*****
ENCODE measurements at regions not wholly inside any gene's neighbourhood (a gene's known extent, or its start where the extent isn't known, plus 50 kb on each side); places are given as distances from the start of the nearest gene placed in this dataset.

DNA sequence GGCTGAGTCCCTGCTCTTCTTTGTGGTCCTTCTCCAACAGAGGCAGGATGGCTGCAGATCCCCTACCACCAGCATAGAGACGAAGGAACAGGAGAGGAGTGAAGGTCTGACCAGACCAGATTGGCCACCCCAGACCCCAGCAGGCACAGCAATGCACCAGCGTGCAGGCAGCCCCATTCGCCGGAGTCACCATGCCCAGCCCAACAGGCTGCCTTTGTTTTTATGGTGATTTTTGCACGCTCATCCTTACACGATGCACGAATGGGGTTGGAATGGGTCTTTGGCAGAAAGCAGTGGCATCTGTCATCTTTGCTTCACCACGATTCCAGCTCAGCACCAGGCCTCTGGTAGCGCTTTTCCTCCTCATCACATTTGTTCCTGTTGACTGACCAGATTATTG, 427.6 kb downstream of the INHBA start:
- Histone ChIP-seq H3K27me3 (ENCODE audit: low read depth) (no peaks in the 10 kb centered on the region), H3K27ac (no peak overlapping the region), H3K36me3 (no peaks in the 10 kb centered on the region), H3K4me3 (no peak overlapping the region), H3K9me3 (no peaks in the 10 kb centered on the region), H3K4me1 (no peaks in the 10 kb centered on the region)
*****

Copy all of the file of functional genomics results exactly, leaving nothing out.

ENCODE measurements at regions not wholly inside any gene's neighbourhood (a gene's known extent, or its start where the extent isn't known, plus 50 kb on each side); places are given as distances from the start of the nearest gene placed in this dataset.

DNA sequence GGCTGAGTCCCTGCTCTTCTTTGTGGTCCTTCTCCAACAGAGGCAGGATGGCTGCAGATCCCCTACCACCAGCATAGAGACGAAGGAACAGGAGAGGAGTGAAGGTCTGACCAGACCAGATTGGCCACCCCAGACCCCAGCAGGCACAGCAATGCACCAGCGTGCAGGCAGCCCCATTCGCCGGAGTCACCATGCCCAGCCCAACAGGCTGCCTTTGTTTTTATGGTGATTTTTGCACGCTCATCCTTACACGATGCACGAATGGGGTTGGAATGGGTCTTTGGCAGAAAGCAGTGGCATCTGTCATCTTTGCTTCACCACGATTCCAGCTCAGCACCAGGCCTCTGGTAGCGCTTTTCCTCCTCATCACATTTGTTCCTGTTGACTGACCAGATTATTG, 427.6 kb downstream of the INHBA start:
- Histone ChIP-seq H3K27me3 (ENCODE audit: low read depth) (no peaks in the 10 kb centered on the region), H3K27ac (no peak overlapping the region), H3K36me3 (no peaks in the 10 kb centered on the region), H3K4me3 (no peak overlapping the region), H3K9me3 (no peaks in the 10 kb centered on the region), H3K4me1 (no peaks in the 10 kb centered on the region)